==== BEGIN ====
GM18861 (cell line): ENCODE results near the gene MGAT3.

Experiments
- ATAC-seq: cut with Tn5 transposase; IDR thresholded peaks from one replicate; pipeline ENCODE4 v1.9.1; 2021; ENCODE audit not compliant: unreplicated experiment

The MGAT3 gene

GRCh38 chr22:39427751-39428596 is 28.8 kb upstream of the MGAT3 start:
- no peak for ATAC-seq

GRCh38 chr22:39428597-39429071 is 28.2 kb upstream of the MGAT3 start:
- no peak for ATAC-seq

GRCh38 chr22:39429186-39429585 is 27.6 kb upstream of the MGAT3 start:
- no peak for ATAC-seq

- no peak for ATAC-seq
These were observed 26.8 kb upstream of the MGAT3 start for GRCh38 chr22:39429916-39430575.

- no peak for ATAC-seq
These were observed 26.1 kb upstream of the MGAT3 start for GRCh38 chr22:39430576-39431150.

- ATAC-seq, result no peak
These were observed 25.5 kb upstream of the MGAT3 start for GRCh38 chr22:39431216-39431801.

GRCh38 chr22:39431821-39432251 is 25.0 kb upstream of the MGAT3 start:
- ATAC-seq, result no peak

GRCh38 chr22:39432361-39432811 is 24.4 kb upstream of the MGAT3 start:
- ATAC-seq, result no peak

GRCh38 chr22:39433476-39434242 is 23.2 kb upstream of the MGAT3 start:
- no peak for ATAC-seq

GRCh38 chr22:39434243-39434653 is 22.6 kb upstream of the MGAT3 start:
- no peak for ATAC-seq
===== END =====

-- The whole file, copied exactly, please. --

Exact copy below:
GM18861 (cell line): ENCODE results near the gene MGAT3.

Experiments
- ATAC-seq: cut with Tn5 transposase; IDR thresholded peaks from one replicate; pipeline ENCODE4 v1.9.1; 2021; ENCODE audit not compliant: unreplicated experiment

The MGAT3 gene

GRCh38 chr22:39427751-39428596 is 28.8 kb upstream of the MGAT3 start:
- no peak for ATAC-seq

GRCh38 chr22:39428597-39429071 is 28.2 kb upstream of the MGAT3 start:
- no peak for ATAC-seq

GRCh38 chr22:39429186-39429585 is 27.6 kb upstream of the MGAT3 start:
- no peak for ATAC-seq

- no peak for ATAC-seq
These were observed 26.8 kb upstream of the MGAT3 start for GRCh38 chr22:39429916-39430575.

- no peak for ATAC-seq
These were observed 26.1 kb upstream of the MGAT3 start for GRCh38 chr22:39430576-39431150.

- ATAC-seq, result no peak
These were observed 25.5 kb upstream of the MGAT3 start for GRCh38 chr22:39431216-39431801.

GRCh38 chr22:39431821-39432251 is 25.0 kb upstream of the MGAT3 start:
- ATAC-seq, result no peak

GRCh38 chr22:39432361-39432811 is 24.4 kb upstream of the MGAT3 start:
- ATAC-seq, result no peak

GRCh38 chr22:39433476-39434242 is 23.2 kb upstream of the MGAT3 start:
- no peak for ATAC-seq

GRCh38 chr22:39434243-39434653 is 22.6 kb upstream of the MGAT3 start:
- no peak for ATAC-seq